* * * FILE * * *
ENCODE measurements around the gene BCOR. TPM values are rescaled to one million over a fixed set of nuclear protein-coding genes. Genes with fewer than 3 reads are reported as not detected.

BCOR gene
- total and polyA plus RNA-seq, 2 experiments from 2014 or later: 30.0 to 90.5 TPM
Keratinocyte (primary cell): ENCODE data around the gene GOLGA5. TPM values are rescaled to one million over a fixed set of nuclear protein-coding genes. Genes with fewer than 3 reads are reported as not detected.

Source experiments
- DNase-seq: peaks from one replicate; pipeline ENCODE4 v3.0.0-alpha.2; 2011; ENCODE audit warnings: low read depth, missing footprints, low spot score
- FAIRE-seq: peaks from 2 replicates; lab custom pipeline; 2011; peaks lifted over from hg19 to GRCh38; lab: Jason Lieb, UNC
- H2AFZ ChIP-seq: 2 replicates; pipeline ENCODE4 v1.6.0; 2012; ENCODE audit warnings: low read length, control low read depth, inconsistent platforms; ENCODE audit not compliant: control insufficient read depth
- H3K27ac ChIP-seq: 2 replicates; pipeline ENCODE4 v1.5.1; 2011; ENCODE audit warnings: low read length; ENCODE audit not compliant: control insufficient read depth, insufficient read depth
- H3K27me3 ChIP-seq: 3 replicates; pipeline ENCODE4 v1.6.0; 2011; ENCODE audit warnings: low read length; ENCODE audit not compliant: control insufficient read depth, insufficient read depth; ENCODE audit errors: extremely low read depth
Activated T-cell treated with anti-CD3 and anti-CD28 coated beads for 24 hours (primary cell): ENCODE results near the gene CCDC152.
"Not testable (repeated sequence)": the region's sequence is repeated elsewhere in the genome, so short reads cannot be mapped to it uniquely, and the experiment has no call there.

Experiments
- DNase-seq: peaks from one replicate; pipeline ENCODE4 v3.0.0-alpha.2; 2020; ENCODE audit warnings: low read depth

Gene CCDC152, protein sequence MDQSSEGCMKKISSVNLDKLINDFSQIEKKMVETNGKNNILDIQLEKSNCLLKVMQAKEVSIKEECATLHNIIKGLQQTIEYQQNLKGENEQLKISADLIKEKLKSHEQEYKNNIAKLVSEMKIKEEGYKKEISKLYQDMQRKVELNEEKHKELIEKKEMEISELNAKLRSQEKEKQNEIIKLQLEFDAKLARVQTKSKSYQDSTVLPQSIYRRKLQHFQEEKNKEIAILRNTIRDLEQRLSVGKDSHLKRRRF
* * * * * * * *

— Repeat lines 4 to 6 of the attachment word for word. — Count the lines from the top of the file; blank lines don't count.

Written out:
Keratinocyte (primary cell): ENCODE data around the gene GOLGA5. TPM values are rescaled to one million over a fixed set of nuclear protein-coding genes. Genes with fewer than 3 reads are reported as not detected.

Source experiments
- DNase-seq: peaks from one replicate; pipeline ENCODE4 v3.0.0-alpha.2; 2011; ENCODE audit warnings: low read depth, missing footprints, low spot score